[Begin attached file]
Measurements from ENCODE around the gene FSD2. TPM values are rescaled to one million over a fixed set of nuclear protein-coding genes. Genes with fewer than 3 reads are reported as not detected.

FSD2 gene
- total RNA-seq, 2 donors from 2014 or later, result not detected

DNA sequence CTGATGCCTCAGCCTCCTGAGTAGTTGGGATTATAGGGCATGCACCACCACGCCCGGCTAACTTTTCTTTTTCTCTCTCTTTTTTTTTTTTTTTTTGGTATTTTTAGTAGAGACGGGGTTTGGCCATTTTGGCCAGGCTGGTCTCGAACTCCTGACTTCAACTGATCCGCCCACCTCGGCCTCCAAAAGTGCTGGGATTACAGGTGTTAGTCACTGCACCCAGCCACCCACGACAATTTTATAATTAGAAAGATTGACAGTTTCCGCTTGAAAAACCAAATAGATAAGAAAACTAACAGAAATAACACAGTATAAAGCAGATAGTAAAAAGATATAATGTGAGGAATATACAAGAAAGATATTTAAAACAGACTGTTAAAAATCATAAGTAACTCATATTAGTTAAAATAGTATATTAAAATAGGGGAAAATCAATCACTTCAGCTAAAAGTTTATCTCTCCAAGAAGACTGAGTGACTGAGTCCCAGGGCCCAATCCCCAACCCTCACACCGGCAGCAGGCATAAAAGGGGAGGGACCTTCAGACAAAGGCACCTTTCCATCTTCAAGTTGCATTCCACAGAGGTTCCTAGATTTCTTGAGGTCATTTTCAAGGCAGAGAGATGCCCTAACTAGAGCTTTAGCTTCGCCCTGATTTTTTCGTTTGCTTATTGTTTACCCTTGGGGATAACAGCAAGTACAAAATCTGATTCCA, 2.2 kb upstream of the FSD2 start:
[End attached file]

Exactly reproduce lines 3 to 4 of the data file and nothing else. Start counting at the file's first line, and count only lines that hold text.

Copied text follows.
- total RNA-seq, 2 donors from 2014 or later, result not detected

DNA sequence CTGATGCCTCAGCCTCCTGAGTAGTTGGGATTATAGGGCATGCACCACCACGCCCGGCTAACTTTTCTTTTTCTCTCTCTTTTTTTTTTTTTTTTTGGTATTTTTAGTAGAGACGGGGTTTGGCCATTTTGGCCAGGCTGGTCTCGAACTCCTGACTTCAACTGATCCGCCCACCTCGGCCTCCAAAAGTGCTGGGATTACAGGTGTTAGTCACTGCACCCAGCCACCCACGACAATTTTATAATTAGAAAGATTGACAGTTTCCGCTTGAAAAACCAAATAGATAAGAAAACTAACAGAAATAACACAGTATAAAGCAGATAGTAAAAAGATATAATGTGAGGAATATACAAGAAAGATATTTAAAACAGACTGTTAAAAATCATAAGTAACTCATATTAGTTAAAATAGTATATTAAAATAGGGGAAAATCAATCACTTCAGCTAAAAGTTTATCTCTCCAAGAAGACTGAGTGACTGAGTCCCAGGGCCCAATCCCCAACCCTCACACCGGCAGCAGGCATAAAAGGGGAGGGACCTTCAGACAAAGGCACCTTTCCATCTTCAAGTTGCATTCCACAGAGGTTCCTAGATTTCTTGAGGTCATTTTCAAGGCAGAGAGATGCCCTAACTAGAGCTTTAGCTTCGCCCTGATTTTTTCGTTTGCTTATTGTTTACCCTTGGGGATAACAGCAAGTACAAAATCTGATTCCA, 2.2 kb upstream of the FSD2 start: